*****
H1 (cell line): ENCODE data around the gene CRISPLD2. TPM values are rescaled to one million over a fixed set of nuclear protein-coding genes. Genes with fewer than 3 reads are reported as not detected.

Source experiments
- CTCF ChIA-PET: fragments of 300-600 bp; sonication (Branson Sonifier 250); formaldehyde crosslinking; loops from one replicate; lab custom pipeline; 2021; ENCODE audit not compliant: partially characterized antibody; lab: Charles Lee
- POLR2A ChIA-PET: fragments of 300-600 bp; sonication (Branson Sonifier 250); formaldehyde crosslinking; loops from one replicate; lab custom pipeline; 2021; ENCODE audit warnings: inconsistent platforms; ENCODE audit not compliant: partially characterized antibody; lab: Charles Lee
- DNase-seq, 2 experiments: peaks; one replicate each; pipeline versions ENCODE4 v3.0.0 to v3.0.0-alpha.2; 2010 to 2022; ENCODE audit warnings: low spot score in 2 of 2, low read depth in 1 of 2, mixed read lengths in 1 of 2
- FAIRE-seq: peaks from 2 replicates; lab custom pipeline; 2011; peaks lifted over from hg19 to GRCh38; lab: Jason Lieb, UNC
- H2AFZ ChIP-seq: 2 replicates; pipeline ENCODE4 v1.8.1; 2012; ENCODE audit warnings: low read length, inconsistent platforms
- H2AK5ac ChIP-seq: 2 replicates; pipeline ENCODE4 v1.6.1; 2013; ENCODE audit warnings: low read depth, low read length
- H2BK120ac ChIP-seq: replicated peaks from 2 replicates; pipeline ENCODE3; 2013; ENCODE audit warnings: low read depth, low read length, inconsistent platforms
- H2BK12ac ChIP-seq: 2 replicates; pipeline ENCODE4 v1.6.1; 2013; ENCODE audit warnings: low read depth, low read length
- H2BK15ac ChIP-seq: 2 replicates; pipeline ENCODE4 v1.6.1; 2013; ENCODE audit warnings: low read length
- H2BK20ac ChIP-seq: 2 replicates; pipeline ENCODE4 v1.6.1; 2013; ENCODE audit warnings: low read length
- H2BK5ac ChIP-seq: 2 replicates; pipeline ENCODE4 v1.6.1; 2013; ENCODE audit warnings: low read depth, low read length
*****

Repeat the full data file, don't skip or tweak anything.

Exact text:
H1 (cell line): ENCODE data around the gene CRISPLD2. TPM values are rescaled to one million over a fixed set of nuclear protein-coding genes. Genes with fewer than 3 reads are reported as not detected.

Source experiments
- CTCF ChIA-PET: fragments of 300-600 bp; sonication (Branson Sonifier 250); formaldehyde crosslinking; loops from one replicate; lab custom pipeline; 2021; ENCODE audit not compliant: partially characterized antibody; lab: Charles Lee
- POLR2A ChIA-PET: fragments of 300-600 bp; sonication (Branson Sonifier 250); formaldehyde crosslinking; loops from one replicate; lab custom pipeline; 2021; ENCODE audit warnings: inconsistent platforms; ENCODE audit not compliant: partially characterized antibody; lab: Charles Lee
- DNase-seq, 2 experiments: peaks; one replicate each; pipeline versions ENCODE4 v3.0.0 to v3.0.0-alpha.2; 2010 to 2022; ENCODE audit warnings: low spot score in 2 of 2, low read depth in 1 of 2, mixed read lengths in 1 of 2
- FAIRE-seq: peaks from 2 replicates; lab custom pipeline; 2011; peaks lifted over from hg19 to GRCh38; lab: Jason Lieb, UNC
- H2AFZ ChIP-seq: 2 replicates; pipeline ENCODE4 v1.8.1; 2012; ENCODE audit warnings: low read length, inconsistent platforms
- H2AK5ac ChIP-seq: 2 replicates; pipeline ENCODE4 v1.6.1; 2013; ENCODE audit warnings: low read depth, low read length
- H2BK120ac ChIP-seq: replicated peaks from 2 replicates; pipeline ENCODE3; 2013; ENCODE audit warnings: low read depth, low read length, inconsistent platforms
- H2BK12ac ChIP-seq: 2 replicates; pipeline ENCODE4 v1.6.1; 2013; ENCODE audit warnings: low read depth, low read length
- H2BK15ac ChIP-seq: 2 replicates; pipeline ENCODE4 v1.6.1; 2013; ENCODE audit warnings: low read length
- H2BK20ac ChIP-seq: 2 replicates; pipeline ENCODE4 v1.6.1; 2013; ENCODE audit warnings: low read length
- H2BK5ac ChIP-seq: 2 replicates; pipeline ENCODE4 v1.6.1; 2013; ENCODE audit warnings: low read depth, low read length